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Generate Test Datasets for Machine learning

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Whenever we think of Machine Learning, the first thing that comes to our mind is a dataset. While there are many datasets that you can find on websites such as Kaggle, sometimes it is useful to extract data on your own and generate your own dataset. Generating your own dataset gives you more control over the data and allows you to train your machine-learning model.  In this article, we will generate random datasets using sklearn.datasets library in Python.

Generate test datasets for Classification:

Binary Classification

Example 1: The 2d binary classification data generated by make_circles() have a spherical decision boundary.

Python3




# Import necessary libraries
from sklearn.datasets import make_circles
import matplotlib.pyplot as plt
 
# Generate 2d classification dataset
X, y = make_circles(n_samples=200, shuffle=True,
                    noise=0.1, random_state=42)
# Plot the generated datasets
plt.scatter(X[:, 0], X[:, 1], c=y)
plt.show()

Output:

make_circles() - Geeksforgeeks

make_circles()

Example 2: Two interlocking half circles represent the 2d binary classification data produced by the make_moons() function.

Python3




#import the necessary libraries
from sklearn.datasets import make_moons
import matplotlib.pyplot as plt
# generate 2d classification dataset
X, y = make_moons(n_samples=500, shuffle=True,
                  noise=0.15, random_state=42)
# Plot the generated datasets
plt.scatter(X[:, 0], X[:, 1], c=y)
plt.show()

Output:

make_moons() -Geeksforgeeks

make_moons()

Multi-Class Classification

Example 1: Data generated by the function make_blobs() are blobs that can be utilized for clustering.

Python3




#import the necessary libraries
from sklearn.datasets import make_blobs
import matplotlib.pyplot as plt
 
# Generate 2d classification dataset
X, y = make_blobs(n_samples=500, centers=3, n_features=2, random_state=23)
 
# Plot the generated datasets
plt.scatter(X[:, 0], X[:, 1], c=y)
plt.show()

Output:

make_blobs() - Geeksforgeeks

make_blobs()

Example 2: To generate data by the function make_classification() need to balance between n_informative, n_redundant and n_classes attributes X[:, :n_informative + n_redundant + n_repeated]

Python3




#import the necessary libraries
from sklearn.datasets import make_classification
import matplotlib.pyplot as plt
 
# generate 2d classification dataset
X, y = make_classification(n_samples = 100,
                           n_features=2,
                           n_redundant=0,
                           n_informative=2,
                           n_repeated=0,
                           n_classes =3,
                           n_clusters_per_class=1)
 
# Plot the generated datasets
plt.scatter(X[:, 0], X[:, 1], c=y)
plt.show()

Output:

make_classification() - Geeksforgeeks

make_classification()

Example 3:A random multi-label classification data is created by the function make make_multilabel_classification() 

Python3




# Import necessary libraries
from sklearn.datasets import make_multilabel_classification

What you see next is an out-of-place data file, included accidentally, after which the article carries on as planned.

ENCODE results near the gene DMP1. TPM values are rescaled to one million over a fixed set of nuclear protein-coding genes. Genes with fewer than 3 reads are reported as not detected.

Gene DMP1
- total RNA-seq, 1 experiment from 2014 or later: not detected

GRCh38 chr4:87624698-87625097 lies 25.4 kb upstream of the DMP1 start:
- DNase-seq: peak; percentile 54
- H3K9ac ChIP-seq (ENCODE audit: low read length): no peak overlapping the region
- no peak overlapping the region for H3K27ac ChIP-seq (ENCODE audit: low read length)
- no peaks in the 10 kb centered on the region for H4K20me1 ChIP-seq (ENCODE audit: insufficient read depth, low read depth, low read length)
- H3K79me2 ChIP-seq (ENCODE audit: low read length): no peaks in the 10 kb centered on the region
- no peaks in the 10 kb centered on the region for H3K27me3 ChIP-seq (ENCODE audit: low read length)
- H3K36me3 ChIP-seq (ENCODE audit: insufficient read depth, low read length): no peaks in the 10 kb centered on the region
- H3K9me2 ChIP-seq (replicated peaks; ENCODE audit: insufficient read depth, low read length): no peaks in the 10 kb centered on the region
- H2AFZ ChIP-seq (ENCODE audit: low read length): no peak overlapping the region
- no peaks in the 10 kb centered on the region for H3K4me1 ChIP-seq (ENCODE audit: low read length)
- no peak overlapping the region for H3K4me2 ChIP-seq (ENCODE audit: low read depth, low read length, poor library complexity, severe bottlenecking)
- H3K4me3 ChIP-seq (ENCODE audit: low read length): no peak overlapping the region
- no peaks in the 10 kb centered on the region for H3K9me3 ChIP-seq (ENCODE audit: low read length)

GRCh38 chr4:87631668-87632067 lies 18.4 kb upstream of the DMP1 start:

import pandas as pd
import matplotlib.pyplot as plt
 
# Generate 2d classification dataset
X, y = make_multilabel_classification(n_samples=500, n_features=2,
                                      n_classes=2, n_labels=2,
                                      allow_unlabeled=True,
                                      random_state=23)
# create pandas dataframe from generated dataset
df = pd.concat([pd.DataFrame(X, columns=['X1', 'X2']),
                pd.DataFrame(y, columns=['Label1', 'Label2'])],
               axis=1)
display(df.head())
 
# Plot the generated datasets
plt.scatter(df['X1'], df['X2'], c=df['Label1'])
plt.show()

Output:

    X1    X2    Label1    Label2
0    14.0    34.0    0    1
1    30.0    22.0    1    1
2    29.0    19.0    1    1
3    21.0    19.0    1    1
4    16.0    32.0    0    1
make_multilabel_classification() - Geeksforgeeks

make_multilabel_classification()

Generate test datasets for Regression:

Example 1:  Generate a 1-dimensional feature and target for linear regression using make_regression

Python3




# Import necessary libraries
from sklearn.datasets import make_regression
import matplotlib.pyplot as plt
# Generate 1d Regression dataset
X, y = make_regression(n_samples = 50, n_features=1,noise=20, random_state=23)
# Plot the generated datasets
plt.scatter(X, y)
plt.show()

Output:

make_regression() -Geeksforgeeks

make_regression()

Example 2:  Multilabel feature using make_sparse_uncorrelated()

Python3




# Import necessary libraries
from sklearn.datasets import make_sparse_uncorrelated
import matplotlib.pyplot as plt
# Generate 1d Regression dataset
X, y = make_sparse_uncorrelated(n_samples = 100, n_features=4, random_state=23)
# Plot the generated datasets
plt.figure(figsize=(12,10))
for i in range(4):
    plt.subplot(2,2, i+1)
    plt.scatter(X[:,i], y)
    plt.xlabel('X'+str(i+1))
    plt.ylabel('Y')
plt.show()

Output:

make_sparse_uncorrelated()-Geeksforgeeks

make_sparse_uncorrelated()

Example: 3  Multilabel feature using make_friedman2()

Python3




# Import necessary libraries
from sklearn.datasets import make_friedman2
import matplotlib.pyplot as plt
# Generate 1d Regression dataset
X, y = make_friedman2(n_samples = 100, random_state=23)
# Plot the generated datasets
plt.figure(figsize=(12,10))
for i in range(4):
    plt.subplot(2,2, i+1)
    plt.scatter(X[:,i], y)
    plt.xlabel('X'+str(i+1))
    plt.ylabel('Y')
plt.show()

Output:

make_friedman2() - Geeksforgeeks

make_friedman2()

 


Last Updated : 11 Apr, 2023
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